The new La Grange olive oils – An interview with Rolf Freund

Aside from wine, more and more winemakers also produce olive oil. What makes a good olive oil and what should we be mindful about when it comes to the additional business of olive oil? These are some of the questions we asked Rolf Freund, owner of La Grange winery in southern France, while we tasted his new olive oil.

‘There is an olive grove close to the La Grange winery, on a slope called Sabatier. It’s home to approximately 350 trees, interspersed with large sandstone blocks. When I visited this slope last, three generations of the Pailles family were sitting in the grass between the trees, eating baguette with paté, dinking wine and gazing at the shiny olives they had just harvested. They told me what olive varieties they were growing and were in raptures about their very own olive oil.’

And that’s when passion struck you?

‘I immediately fell in love with the idea of making my own olive oil. During the next couple of years we planted more and more olive trees on the slopes of the winery. We waited impatiently for them to mature and to start growing olives. Then, six years ago, the project really gathered momentum when the Pailles family asked if we wanted to buy their olive grove. We did and that was the beginning of our La Grange olive oil.’

What made you change and expand your olive oil range this year?

‘We met Eric Martin. He is one of Frances experts for olive oils and has an estate in Ardèche. That’s where he produces the best and the most famous french olive oils. We tasted his oil, he tasted ours. The vigor and the purity of his oils were impressive and it became clear that our oil also has more potential that was yet to be exploited. So we asked Eric to help us produce high end olive oils. He worked out a detailed plan and since then our trees are pruned differently, we use different fertilizers and we follow made-to-measure procedures during harvest and the processing of our olives.’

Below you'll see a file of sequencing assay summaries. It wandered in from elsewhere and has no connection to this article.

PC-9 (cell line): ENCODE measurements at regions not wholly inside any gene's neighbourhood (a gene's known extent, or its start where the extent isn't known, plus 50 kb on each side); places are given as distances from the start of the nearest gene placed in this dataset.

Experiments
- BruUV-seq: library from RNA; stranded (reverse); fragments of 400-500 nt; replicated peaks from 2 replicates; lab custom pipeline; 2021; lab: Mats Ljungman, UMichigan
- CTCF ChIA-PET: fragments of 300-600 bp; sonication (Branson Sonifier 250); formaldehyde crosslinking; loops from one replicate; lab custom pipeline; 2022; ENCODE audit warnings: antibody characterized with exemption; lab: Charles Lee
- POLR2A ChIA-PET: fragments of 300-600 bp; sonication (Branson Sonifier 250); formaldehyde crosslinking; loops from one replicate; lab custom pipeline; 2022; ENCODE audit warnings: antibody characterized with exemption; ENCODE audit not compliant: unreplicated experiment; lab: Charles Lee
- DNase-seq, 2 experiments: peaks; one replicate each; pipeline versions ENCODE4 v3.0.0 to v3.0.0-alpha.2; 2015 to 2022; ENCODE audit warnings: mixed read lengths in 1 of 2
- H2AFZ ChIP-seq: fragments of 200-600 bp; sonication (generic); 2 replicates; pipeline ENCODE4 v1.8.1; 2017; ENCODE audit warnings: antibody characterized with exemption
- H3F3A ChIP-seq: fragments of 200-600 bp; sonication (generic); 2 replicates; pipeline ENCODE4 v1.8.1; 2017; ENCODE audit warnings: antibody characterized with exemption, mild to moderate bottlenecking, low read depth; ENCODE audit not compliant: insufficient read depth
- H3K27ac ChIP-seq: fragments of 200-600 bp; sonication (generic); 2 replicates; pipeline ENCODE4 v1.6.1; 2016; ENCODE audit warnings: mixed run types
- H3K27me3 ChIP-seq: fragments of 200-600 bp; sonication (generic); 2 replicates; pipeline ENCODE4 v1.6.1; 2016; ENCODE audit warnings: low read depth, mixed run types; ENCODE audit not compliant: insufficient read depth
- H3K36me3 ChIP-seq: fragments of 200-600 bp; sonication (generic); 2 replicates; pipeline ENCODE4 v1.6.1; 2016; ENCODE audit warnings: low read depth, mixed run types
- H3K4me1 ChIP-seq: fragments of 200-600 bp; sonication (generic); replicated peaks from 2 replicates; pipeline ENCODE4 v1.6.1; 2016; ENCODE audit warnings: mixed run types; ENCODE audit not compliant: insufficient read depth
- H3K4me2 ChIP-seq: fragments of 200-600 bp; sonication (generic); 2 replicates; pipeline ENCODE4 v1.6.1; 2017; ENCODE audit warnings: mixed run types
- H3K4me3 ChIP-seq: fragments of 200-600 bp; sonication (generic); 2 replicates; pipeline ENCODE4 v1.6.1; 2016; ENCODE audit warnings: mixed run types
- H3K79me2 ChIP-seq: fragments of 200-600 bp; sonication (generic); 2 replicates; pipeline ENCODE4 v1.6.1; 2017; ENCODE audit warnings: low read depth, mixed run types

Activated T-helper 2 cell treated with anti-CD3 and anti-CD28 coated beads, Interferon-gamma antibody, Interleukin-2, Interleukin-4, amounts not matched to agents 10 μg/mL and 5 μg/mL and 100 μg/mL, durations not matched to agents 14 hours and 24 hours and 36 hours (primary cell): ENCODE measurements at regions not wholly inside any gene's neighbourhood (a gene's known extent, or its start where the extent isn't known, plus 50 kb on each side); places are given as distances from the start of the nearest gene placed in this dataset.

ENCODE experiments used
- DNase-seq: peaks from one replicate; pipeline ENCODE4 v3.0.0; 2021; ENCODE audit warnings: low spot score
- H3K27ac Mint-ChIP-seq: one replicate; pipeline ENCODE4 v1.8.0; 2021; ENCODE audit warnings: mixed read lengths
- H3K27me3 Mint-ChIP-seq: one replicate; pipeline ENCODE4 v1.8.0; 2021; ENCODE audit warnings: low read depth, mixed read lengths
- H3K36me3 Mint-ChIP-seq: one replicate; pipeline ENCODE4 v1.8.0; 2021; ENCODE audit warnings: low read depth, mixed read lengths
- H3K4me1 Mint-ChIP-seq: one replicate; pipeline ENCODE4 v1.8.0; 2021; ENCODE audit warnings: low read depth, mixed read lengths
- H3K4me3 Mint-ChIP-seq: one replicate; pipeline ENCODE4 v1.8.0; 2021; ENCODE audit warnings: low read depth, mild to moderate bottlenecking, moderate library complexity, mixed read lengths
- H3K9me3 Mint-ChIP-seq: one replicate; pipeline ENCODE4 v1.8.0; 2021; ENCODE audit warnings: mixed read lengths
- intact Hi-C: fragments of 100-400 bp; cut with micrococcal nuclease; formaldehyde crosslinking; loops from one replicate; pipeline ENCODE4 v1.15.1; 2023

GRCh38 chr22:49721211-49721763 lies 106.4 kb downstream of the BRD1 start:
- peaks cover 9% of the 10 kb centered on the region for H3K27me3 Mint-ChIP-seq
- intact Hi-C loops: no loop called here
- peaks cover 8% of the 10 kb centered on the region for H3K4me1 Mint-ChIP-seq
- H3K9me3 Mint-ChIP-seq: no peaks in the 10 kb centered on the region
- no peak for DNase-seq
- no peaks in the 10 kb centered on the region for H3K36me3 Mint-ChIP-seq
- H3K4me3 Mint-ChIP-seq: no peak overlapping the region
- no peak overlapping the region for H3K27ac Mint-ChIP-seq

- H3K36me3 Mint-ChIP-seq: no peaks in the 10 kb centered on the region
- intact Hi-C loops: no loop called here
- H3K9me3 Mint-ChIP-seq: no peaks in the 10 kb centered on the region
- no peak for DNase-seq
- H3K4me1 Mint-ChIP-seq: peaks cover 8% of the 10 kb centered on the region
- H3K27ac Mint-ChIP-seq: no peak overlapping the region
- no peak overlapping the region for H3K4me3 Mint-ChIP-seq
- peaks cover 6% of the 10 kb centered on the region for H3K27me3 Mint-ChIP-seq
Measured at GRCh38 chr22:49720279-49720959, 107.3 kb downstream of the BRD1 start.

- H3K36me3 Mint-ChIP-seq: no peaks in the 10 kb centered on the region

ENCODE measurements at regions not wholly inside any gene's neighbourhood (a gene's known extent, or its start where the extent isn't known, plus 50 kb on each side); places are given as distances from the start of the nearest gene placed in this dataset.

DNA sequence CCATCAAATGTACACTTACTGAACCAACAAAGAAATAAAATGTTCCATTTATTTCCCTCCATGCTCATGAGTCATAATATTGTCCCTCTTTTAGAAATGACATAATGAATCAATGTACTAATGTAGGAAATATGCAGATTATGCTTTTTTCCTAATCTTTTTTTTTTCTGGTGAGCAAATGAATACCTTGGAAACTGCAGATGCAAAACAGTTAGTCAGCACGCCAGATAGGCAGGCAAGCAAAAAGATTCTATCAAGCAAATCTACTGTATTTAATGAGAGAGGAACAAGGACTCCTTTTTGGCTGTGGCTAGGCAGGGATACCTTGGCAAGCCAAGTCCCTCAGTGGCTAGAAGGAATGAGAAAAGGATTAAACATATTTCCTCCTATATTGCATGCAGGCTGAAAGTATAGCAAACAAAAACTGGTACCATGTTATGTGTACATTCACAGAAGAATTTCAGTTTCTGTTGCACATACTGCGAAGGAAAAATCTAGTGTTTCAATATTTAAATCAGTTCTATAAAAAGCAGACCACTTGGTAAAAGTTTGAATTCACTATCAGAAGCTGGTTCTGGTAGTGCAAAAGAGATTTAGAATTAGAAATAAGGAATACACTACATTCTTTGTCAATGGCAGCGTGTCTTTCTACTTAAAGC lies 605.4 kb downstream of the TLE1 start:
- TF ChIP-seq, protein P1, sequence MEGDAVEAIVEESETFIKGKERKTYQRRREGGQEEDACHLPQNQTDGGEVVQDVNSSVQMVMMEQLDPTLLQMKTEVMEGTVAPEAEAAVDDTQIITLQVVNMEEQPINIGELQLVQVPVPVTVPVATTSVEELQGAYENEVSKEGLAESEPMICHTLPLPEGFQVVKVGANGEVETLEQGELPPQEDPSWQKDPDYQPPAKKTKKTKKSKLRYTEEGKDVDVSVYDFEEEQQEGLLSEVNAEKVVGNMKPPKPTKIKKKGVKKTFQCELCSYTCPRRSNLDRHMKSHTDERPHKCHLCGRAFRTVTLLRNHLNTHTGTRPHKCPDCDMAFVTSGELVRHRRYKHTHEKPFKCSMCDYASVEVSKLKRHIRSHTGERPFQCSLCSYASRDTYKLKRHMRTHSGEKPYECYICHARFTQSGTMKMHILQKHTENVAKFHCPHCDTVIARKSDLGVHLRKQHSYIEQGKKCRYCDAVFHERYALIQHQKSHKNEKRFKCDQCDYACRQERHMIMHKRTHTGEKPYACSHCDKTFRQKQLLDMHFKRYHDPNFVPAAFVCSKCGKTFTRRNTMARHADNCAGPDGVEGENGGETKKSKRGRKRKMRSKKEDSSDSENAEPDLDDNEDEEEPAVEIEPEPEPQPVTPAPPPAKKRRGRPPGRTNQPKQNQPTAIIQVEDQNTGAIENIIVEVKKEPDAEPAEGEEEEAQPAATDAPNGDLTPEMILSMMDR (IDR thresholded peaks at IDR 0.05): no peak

It’s a long way from olives to a finished olive oil ready for consumption: What are the crucial factors in producing a high end olive oil?

‘The first and most important factor is the time of harvest. We want to produce olive oils that are healthy, meaning that they contain few free fatty acids. We wanted to produce oil that is well protected against oxidation and stays fresh and young for the longest time possible. To reach these goals the olives have to be harvested really early on, when they are still green. These green olives give our oil a maximum amount of fresh green aromas.

The second decisive factor is the immediate processing of the olives. At La Grange the olives are harvested by hand. We harvest much earlier than all the estates surrounding us. The oil mill opens earlier in the year just for our sake and we are the only ones who deliver olives at that time of year. We deliver each morning’s harvest to the mill in the afternoon, all neatly stored in small cassettes. Because the olives are green the yield is very small. For the Olivière Variety we need 8 kg of olives to produce one liter of oil.’

This is the moment the oil is most stressed…

‘Every minute counts now! After pressing the oil is immediately filtered so that the lees won’t influence the taste and the freshness. The quality of oil decreases rapidly due to oxidation because contact with oxygen increases the number of free fatty acids, and thereby the oils taste.The olive oil looses freshness and storability – a very important criterion later on in the selling process. After pressing the oil is immediately stored in small stainless steel tanks and covered with an additional layer of nitrogen to protect it from contact with oxygen. That way freshness and purity are preserved. For bottling we use dark bottles because the oil becomes rancid quickly when in direct contact with sunlight.